Nellie Bly

(1864–1922) Journalist



Patients in mental institutions suffer around the world in dismal conditions. Such institutes in the United States were led to significant reform after Nellie Bly/Elizabeth Cochran’s famous article described the neglect and physical abuse patients suffered. Cochran built a career on investigative journalism, revealing corruption or abuse of power.

Jenna Bao, Associate Editor

Elizabeth Cochran, better known by her pen name, Nellie Bly (taken from a song by Stephen Foster) was a famous American investigative journalist whose accomplishments include posing as a mental patient and traveling the world in 72 days, pioneering a new form of investigative journalism.

  Cochran was born May 5, 1864, and helped her mother run a boardinghouse after financial difficulties forced her to leave university. Then, in 1880, Cochran’s journalistic career began when a response she sent to a sexist editorial in “The Pittsburgh Dispatch” impressed the paper’s managing editor.

  Bly wrote about women’s rights and sexism, notably posing in a sweatshop to show conditions women faced. However, as the paper limited her options, she moved the “New York World.”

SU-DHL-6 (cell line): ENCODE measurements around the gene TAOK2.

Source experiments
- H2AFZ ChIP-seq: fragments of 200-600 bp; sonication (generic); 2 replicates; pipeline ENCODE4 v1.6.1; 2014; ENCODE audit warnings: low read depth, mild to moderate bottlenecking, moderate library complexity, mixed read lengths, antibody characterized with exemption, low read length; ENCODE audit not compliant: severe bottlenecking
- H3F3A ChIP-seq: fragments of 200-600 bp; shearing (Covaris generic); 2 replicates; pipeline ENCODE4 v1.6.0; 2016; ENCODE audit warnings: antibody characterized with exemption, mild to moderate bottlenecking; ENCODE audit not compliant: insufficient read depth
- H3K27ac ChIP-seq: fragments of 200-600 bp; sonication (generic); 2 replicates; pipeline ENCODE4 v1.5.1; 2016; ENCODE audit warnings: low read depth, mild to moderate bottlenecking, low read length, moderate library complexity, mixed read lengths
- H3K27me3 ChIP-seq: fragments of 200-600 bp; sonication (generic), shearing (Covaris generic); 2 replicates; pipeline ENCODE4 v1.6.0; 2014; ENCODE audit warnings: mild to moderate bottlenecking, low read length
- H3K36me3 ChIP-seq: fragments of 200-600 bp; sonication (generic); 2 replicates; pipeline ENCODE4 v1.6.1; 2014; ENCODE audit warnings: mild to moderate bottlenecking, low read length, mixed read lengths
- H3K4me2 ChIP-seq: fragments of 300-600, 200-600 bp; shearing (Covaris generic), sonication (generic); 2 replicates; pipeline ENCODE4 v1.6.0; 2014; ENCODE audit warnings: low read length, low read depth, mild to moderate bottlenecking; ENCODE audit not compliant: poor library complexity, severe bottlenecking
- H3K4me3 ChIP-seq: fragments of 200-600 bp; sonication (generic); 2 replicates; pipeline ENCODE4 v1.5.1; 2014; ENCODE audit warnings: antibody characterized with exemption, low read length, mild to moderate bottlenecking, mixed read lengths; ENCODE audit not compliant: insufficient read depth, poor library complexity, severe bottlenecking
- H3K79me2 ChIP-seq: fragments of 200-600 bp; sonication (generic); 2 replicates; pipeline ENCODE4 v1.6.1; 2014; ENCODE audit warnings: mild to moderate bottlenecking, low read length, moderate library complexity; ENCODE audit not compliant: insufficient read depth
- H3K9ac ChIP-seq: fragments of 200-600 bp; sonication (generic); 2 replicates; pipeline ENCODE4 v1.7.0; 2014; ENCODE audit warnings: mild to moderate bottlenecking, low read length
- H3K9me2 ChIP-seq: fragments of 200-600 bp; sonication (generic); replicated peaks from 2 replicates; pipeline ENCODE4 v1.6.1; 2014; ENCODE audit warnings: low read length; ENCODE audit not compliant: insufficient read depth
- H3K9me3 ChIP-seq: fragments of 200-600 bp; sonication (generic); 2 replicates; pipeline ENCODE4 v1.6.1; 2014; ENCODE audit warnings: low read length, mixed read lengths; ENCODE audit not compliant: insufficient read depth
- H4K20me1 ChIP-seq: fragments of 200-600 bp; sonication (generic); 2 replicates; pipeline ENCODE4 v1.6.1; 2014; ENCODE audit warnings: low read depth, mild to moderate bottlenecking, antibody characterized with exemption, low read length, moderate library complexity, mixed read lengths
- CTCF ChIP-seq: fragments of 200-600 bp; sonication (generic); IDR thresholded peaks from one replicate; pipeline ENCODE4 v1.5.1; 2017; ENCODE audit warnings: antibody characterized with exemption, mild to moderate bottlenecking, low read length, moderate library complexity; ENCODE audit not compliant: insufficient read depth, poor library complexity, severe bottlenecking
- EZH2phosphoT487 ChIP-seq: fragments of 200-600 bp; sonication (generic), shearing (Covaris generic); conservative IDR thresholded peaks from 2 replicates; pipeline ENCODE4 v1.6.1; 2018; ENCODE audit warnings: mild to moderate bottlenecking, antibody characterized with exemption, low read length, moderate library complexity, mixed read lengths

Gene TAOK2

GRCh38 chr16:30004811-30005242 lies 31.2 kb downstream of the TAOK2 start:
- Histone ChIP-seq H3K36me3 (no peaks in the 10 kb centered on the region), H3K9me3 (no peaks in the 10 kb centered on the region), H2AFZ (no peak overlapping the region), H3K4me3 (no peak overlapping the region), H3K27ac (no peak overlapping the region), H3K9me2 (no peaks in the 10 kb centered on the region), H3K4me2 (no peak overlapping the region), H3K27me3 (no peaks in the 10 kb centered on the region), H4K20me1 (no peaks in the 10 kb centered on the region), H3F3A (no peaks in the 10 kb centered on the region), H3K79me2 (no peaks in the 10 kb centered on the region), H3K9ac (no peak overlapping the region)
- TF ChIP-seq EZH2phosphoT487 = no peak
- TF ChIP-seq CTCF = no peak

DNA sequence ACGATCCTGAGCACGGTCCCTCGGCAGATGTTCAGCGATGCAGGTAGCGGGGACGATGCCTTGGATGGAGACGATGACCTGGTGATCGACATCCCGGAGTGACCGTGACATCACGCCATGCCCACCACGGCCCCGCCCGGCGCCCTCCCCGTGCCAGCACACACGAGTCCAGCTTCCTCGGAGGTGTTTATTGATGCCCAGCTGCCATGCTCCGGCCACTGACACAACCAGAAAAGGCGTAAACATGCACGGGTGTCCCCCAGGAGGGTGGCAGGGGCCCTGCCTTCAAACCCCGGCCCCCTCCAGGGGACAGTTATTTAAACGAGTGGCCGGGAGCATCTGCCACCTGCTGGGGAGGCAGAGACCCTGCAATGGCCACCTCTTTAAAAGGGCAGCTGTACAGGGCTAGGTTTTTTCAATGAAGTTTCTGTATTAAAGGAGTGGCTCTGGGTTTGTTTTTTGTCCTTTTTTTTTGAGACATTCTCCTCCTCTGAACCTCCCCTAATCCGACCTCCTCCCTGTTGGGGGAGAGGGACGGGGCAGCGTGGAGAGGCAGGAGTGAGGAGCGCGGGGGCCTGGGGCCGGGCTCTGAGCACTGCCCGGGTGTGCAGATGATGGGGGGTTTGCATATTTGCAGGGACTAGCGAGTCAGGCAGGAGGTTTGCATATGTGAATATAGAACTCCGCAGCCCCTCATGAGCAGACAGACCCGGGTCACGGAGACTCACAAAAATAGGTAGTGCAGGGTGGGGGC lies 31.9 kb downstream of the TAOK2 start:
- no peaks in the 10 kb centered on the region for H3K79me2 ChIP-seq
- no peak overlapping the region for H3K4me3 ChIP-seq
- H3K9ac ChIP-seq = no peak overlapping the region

Her most famous piece had Cochran pose as a mental patient in the Blackwell Island mental institution.Her piece revealed the terrible conditions, neglect, and abuse that occurred at the facility and eventually led to investigations and reform. This included increased funding and greater supervision of the staff.

  Similar pieces included exposing corruption in the state government and conditions inside state prisons, always sharing the stories of the poor or disenfranchised. Cochran also interviewed key females of her time like Susan B. Anthony.

  Cochran is also known for beating the fictional record of Phineas Fogg from Jules Verne’s novel “Around the World in 80 Days” by travelling it in 72.

  After a decade of marriage to an industrialist twice her age and running his company after his death, Cochran herself died at age 57 in 1922 from pneumonia.